JAMES A. WILSON, Defendant Below, Appellant,
STATE OF DELAWARE, Plaintiff Below, Appellee.
Submitted: November 2, 2018
Below: Superior Court of the State of Delaware Cr. ID No.
VALIHURA, SEITZ, and TRAYNOR, Justices.
F. TRAYNOR, JUSTICE
appellant, James A. Wilson, filed this appeal from the
Superior Court's order of June 19, 2018, denying his
motion for postconviction relief under Superior Court
Criminal Rule 61,  and the court's order of June 28,
2017 denying his related motion for appointment of counsel.
We affirm the Superior Court's judgment.
March 2016, a Superior Court jury convicted Wilson of Assault
in the Second Degree and other offenses stemming from a motor
vehicle collision caused as he was fleeing from two Dover
police officers who were attempting to execute a search
warrant as part of a drug trafficking investigation. On
direct appeal, we affirmed the Superior Court's judgment
under Supreme Court Rule 26(c).
June 2017, Wilson filed a motion for postconviction relief
with supporting memorandum and a supplement to the motion
(collectively, the "Postconviction Motion"). In the
Postconviction Motion, Wilson claimed that he was improperly
indicted for the assault charge and that his trial and
appellate counsel were ineffective when they failed to raise
the defective indictment claim at trial and on direct appeal.
After denying Wilson's motion for appointment of counsel,
the Superior Court referred the Postconviction Motion to a
Commissioner for proposed findings and recommendations. At
the direction of the Commissioner, Wilson's former trial
counsel filed an affidavit responding to the allegations of
ineffective assistance of counsel, the State filed a response
to the Postconviction Motion, and Wilson filed a reply.
February 14, 2018, the Commissioner issued a report
recommending that Wilson's Postconviction Motion be
denied. The Commissioner concluded that the
defective indictment claim was barred under Rule 61(i)(4)
because the claim was formerly adjudicated and
reconsideration was not warranted in the interest of
justice. The Commissioner concluded that the
ineffective assistance of counsel claims were without merit
because Wilson did not establish any deficiencies in his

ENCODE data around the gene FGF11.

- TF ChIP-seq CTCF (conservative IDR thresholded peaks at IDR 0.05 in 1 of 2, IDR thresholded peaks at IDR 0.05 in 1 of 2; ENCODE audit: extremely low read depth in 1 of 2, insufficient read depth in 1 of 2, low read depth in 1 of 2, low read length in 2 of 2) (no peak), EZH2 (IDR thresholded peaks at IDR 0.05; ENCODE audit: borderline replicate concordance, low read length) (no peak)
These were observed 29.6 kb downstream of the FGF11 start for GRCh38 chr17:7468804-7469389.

counsel's representation or any prejudice from the
Wilson filed an appeal from the Commissioner's report and
recommendation. After considering the appeal, the State's
response, and reviewing the record de novo, the
Superior Court issued its order adopting the
Commissioner's report and recommendation and denying the
Postconviction Motion. Having carefully considered the
parties' briefs and the Superior Court record, we can
discern no error of law or abuse of discretion in the
Superior Court's denial of the Postconviction
appeal, Wilson contends that the Superior Court's denial
of the Postconviction Motion was an abuse of discretion
because neither the Commissioner nor the Superior Court Judge
addressed a number of his ineffective assistance of counsel
claims. In particular, Wilson complains that the Commissioner
and the Superior Court failed to address a claim that his
former trial counsel was ineffective when he failed to
challenge the validity of the search warrant.
Rule 61 requires a movant to specify all available grounds
for relief in the motion for postconviction
relief. The movant may amend the initial
postconviction motion at any time before a response is filed,
but after that, the movant may amend the motion only upon
leave of the court. The Superior Court is not required to
address a claim for relief that is not fairly presented for
this case, the record reflects that the Commissioner and the
Superior Court addressed the ineffective assistance of
counsel claim that was fairly presented in the Postconviction
Motion. To the extent Wilson raised additional allegations of
ineffective assistance of counsel in his later-filed
submissions-such as in his reply to the State's response
to the Postconviction Motion (which is where he argued his
trial counsel's failure to challenge the validity of the
search warrant) and in his appeal of the Commissioner's
report and recommendation-those allegations were not fairly
presented to the Superior Court for decision. Because the
claims were not fairly presented, the Superior Court was not
required to consider them.
the absence of plain error, we will not consider claims that
were not fairly presented to and considered by the Superior
Court. Plain error is error so clearly
prejudicial to substantial rights as to jeopardize the
fairness and integrity of the proceedings. We find
no plain error here. Wilson cannot establish that he was
prejudiced by his former trial counsel's failure to
challenge the validity of the search warrant in the drug
investigation. Any illegality in the search warrant was
immaterial in Wilson's ...